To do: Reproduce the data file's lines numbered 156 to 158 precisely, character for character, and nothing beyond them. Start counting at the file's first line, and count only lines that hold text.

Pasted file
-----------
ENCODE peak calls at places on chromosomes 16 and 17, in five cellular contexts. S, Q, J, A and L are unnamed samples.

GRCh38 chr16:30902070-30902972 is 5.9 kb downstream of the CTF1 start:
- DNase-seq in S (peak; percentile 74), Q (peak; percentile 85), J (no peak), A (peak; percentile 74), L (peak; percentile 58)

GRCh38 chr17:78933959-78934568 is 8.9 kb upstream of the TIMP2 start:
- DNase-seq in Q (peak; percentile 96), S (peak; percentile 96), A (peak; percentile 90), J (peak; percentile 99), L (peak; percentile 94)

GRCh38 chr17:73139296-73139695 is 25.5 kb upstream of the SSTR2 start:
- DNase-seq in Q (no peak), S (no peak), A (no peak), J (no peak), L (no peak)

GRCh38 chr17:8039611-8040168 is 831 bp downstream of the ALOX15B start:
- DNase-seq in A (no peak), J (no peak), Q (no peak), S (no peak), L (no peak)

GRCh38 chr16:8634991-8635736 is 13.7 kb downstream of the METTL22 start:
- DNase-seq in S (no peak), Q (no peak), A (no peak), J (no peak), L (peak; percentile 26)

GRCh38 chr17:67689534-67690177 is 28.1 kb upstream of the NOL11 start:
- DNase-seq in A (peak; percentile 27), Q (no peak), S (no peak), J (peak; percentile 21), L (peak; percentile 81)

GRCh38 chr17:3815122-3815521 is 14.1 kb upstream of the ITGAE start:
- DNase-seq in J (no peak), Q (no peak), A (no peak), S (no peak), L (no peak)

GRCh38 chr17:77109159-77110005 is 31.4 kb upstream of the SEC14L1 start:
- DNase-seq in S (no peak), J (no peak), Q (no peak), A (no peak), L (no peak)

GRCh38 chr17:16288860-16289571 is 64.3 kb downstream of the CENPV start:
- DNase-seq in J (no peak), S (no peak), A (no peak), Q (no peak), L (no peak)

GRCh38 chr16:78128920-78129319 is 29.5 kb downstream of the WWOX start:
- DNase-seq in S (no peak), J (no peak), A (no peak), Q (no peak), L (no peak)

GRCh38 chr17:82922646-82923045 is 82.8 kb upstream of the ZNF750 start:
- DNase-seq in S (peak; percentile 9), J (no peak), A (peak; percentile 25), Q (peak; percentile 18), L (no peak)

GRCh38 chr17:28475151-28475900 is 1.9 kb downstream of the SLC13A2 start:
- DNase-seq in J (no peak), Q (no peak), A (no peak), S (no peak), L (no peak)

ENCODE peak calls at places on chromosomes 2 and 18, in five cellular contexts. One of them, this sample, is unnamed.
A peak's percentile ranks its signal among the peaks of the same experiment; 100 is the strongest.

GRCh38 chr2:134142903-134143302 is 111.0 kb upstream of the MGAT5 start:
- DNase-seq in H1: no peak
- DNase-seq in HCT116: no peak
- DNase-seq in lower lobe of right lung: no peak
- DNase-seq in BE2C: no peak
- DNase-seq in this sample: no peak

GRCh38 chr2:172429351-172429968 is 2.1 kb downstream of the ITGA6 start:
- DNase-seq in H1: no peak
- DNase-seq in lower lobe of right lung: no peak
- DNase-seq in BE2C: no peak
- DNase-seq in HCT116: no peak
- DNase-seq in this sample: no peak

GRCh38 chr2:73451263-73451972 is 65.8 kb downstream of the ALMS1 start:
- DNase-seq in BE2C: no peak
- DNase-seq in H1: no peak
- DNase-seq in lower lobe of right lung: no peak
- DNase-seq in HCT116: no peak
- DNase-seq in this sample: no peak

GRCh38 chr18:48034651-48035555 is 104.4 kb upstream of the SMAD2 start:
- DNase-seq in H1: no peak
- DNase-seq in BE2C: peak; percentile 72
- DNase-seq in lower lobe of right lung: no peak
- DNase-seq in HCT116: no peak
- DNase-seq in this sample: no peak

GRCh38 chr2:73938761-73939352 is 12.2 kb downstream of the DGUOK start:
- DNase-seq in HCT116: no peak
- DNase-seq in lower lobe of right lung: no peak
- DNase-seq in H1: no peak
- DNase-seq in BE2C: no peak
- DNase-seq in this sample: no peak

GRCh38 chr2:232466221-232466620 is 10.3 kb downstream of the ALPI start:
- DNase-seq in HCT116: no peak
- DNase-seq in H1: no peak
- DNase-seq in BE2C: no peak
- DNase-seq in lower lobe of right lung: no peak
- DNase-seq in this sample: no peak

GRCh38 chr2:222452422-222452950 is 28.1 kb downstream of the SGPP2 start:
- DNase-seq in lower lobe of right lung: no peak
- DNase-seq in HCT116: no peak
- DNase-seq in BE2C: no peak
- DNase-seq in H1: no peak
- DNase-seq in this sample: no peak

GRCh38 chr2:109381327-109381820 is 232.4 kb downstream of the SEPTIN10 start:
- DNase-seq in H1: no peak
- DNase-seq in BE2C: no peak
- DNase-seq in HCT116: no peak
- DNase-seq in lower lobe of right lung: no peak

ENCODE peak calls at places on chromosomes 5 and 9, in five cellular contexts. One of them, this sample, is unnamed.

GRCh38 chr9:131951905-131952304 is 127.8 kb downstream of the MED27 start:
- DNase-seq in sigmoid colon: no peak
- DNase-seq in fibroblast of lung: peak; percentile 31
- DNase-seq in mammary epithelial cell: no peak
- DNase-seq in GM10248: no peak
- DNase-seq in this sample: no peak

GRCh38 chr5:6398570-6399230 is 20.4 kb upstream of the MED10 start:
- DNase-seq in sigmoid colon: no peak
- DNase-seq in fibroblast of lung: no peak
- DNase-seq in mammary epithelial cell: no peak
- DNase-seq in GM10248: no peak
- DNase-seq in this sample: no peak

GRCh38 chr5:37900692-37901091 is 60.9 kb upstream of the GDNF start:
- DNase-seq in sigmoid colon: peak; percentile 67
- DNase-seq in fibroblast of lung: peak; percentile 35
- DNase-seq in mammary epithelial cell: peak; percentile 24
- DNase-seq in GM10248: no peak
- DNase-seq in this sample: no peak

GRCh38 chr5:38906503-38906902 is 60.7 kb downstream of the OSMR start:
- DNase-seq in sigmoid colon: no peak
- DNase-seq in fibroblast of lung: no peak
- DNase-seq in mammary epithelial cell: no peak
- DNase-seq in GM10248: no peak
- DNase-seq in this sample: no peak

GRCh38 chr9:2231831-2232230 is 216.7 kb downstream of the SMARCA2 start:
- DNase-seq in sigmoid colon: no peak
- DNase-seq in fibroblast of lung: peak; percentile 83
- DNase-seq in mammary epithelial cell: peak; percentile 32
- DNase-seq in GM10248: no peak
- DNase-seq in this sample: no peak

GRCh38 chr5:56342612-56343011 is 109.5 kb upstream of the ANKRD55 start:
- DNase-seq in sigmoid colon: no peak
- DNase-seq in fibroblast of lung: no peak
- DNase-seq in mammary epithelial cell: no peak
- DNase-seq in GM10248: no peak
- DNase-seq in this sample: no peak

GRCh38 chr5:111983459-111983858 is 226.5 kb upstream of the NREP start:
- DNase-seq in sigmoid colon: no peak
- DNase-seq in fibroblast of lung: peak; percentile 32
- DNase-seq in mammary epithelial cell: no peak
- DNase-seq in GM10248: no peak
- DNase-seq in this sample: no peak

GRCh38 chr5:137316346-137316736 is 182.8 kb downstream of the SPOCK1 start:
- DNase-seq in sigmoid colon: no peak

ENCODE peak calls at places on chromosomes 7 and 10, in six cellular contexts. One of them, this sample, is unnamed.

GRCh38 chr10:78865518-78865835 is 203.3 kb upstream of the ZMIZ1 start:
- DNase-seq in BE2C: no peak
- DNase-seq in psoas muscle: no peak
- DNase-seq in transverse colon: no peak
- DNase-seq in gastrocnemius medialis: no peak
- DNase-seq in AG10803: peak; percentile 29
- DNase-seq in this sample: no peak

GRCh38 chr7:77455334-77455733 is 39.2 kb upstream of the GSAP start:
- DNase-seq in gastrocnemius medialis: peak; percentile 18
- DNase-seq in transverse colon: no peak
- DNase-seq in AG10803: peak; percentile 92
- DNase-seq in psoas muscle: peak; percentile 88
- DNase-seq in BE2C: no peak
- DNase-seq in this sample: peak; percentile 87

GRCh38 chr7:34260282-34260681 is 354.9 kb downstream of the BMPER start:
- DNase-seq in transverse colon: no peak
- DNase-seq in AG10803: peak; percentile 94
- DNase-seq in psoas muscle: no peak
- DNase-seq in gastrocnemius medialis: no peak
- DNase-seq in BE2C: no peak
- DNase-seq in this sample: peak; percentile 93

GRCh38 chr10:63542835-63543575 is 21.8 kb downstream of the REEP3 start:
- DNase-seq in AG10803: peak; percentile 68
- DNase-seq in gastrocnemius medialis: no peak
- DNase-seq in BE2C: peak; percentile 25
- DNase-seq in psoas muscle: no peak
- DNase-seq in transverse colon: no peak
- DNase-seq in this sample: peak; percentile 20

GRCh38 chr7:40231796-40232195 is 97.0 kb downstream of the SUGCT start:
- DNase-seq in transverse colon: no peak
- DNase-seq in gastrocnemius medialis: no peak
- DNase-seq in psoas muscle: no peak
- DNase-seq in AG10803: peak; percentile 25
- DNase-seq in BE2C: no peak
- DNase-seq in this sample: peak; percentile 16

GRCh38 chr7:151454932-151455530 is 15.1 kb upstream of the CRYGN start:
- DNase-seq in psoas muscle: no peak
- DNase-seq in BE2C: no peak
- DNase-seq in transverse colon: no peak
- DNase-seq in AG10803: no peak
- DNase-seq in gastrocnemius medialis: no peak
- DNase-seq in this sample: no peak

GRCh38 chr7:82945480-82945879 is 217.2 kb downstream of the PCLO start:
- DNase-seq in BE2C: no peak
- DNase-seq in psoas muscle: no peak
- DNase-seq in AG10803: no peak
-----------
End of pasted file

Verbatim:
GRCh38 chr7:151454932-151455530 is 15.1 kb upstream of the CRYGN start:
- DNase-seq in psoas muscle: no peak
- DNase-seq in BE2C: no peak